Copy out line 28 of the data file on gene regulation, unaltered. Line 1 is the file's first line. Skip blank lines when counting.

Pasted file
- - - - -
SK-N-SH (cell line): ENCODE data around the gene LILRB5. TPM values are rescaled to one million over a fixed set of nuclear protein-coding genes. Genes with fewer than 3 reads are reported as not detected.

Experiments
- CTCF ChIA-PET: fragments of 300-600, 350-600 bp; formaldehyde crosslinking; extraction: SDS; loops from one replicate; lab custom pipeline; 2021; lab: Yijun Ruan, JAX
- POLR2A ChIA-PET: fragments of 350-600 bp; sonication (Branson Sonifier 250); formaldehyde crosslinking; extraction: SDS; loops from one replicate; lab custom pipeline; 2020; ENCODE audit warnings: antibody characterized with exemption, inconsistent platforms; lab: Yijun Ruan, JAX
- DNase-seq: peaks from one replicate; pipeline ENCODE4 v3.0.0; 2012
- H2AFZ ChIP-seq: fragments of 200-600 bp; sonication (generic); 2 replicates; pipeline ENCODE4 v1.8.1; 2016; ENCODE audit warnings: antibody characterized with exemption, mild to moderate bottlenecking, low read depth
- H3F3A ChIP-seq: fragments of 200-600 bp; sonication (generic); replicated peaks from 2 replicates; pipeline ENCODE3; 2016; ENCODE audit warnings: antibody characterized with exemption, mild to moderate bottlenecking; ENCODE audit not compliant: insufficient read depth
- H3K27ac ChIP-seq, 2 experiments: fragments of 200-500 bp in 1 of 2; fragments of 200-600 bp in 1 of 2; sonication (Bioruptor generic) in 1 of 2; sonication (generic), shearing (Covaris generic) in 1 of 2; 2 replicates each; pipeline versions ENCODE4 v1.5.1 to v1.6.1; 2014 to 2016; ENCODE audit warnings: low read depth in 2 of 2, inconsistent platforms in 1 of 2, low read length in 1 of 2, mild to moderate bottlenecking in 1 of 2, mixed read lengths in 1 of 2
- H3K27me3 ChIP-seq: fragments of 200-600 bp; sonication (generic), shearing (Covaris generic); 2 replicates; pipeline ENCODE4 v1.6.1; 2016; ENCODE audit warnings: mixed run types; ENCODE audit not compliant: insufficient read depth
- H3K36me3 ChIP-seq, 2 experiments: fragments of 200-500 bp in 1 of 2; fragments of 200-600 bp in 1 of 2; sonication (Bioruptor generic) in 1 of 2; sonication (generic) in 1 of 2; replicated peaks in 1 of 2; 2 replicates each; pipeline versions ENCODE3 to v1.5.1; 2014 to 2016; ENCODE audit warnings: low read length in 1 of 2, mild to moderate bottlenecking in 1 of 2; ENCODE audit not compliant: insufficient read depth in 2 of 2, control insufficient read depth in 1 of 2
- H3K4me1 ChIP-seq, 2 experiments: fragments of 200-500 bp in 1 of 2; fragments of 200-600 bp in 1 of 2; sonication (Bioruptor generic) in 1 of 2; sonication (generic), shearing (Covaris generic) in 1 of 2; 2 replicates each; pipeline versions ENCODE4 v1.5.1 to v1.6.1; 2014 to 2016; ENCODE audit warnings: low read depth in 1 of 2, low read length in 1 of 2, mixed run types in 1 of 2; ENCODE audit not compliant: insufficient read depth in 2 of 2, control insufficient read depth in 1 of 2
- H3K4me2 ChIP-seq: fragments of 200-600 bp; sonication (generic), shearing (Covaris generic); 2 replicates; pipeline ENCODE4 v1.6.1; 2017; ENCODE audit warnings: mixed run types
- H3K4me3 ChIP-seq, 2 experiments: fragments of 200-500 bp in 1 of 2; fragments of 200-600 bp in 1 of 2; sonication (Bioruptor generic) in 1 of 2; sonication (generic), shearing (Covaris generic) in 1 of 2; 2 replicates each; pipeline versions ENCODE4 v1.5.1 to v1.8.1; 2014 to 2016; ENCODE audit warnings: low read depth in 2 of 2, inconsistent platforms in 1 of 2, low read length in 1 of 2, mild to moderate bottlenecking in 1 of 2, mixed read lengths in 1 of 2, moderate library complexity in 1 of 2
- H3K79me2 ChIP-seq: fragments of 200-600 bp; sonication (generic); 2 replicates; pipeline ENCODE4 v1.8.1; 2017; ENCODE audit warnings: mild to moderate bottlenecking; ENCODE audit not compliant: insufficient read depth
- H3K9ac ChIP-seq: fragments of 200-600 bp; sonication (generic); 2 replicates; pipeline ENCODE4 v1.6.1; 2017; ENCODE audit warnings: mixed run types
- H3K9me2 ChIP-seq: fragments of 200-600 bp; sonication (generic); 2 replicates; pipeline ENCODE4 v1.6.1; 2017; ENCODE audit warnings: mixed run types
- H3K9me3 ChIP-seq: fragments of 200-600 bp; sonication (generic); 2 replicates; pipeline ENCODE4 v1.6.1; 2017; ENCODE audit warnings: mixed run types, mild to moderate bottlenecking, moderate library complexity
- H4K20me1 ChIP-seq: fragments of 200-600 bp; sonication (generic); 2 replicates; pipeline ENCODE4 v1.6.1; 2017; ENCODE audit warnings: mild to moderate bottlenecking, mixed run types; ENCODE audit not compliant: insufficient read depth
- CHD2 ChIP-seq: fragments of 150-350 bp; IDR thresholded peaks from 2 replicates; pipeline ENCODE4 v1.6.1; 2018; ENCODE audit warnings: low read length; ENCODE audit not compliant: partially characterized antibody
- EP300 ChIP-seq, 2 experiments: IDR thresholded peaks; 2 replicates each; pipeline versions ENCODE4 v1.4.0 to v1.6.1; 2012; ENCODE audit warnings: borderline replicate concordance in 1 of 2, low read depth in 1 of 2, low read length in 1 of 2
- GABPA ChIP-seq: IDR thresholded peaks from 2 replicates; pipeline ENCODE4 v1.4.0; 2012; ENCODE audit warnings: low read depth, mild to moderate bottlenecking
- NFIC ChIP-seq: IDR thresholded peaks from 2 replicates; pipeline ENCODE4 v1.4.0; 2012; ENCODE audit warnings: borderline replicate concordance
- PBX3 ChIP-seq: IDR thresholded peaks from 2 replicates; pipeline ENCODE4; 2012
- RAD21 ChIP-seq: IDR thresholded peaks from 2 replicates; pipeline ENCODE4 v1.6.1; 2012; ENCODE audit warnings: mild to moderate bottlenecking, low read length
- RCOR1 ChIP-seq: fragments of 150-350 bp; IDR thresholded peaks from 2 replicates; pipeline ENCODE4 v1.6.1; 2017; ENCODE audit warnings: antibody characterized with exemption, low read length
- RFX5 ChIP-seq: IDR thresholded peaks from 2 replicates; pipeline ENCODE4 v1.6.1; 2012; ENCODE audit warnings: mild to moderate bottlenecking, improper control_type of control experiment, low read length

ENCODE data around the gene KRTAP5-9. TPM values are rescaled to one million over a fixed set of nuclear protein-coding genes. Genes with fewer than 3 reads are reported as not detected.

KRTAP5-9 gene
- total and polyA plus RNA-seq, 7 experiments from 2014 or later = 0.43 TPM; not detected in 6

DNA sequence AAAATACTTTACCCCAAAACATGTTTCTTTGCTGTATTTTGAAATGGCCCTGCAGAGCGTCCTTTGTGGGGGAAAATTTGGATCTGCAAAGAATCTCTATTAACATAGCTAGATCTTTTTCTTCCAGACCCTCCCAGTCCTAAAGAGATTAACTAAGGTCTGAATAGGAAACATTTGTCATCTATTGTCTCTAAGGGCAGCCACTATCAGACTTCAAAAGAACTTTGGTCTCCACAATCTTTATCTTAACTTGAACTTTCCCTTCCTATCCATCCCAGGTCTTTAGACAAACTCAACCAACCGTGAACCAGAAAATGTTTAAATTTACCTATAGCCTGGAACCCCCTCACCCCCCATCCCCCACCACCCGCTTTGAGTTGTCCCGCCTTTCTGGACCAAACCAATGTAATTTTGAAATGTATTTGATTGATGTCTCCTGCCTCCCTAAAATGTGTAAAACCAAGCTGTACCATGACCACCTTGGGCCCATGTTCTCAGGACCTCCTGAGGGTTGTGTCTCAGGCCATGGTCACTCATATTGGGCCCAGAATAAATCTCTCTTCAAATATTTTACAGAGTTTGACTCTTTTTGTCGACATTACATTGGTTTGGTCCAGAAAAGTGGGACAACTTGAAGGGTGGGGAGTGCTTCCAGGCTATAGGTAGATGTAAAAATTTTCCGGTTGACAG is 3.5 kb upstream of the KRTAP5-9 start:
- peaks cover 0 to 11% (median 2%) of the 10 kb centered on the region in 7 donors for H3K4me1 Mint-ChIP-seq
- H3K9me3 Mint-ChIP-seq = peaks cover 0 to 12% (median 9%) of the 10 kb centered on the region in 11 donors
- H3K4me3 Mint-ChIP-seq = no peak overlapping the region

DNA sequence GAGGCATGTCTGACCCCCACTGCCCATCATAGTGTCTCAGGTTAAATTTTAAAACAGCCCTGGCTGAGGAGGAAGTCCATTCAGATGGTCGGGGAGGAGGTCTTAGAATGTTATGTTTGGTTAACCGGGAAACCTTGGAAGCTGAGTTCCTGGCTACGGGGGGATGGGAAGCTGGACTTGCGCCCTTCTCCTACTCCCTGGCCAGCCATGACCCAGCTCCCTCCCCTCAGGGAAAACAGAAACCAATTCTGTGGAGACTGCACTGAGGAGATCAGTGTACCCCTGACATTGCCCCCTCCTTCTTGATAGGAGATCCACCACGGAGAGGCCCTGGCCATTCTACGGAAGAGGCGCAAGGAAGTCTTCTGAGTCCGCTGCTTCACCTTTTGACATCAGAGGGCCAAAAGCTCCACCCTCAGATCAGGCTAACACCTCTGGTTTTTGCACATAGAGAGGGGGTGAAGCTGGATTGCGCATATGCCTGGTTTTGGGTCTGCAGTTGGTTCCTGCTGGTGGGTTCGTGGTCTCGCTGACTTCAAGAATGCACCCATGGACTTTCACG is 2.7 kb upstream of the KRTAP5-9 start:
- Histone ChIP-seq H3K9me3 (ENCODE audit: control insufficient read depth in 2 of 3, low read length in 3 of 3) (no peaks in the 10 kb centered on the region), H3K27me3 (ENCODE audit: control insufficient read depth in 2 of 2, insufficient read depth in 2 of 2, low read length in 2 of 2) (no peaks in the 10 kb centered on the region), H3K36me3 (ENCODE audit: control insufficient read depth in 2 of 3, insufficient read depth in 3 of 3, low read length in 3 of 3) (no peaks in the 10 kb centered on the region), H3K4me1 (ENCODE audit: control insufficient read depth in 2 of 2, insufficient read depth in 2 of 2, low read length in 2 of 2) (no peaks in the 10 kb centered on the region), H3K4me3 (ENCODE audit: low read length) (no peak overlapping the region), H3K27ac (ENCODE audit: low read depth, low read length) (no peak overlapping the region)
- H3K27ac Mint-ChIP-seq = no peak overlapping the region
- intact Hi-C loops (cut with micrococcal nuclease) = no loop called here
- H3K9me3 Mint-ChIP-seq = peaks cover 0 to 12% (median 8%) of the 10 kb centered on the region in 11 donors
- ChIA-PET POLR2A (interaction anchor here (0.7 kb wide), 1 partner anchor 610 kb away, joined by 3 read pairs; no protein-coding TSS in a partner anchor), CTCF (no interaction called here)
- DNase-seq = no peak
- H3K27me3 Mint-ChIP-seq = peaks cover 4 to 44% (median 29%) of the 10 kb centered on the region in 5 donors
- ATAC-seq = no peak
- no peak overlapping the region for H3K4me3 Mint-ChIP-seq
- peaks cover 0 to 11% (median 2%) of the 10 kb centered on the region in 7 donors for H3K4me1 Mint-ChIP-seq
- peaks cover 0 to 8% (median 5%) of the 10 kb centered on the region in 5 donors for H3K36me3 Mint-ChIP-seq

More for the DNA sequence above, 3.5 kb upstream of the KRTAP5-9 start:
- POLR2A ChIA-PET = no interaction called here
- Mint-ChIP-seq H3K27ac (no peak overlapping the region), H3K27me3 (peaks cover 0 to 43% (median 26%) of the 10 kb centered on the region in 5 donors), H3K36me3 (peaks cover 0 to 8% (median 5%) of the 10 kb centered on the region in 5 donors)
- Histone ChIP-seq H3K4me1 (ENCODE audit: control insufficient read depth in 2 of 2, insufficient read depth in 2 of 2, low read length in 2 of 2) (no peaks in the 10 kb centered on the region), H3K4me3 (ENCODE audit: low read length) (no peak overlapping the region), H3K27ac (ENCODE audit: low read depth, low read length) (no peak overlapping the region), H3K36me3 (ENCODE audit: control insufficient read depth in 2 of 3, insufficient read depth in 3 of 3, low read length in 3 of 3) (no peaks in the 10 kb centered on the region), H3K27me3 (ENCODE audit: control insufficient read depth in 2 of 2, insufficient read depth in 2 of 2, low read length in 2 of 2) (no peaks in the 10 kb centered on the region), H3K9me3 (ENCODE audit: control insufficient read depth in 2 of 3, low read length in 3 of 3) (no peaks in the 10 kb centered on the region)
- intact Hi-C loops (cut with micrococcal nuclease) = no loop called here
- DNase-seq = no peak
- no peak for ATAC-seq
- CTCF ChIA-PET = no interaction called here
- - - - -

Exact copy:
KRTAP5-9 gene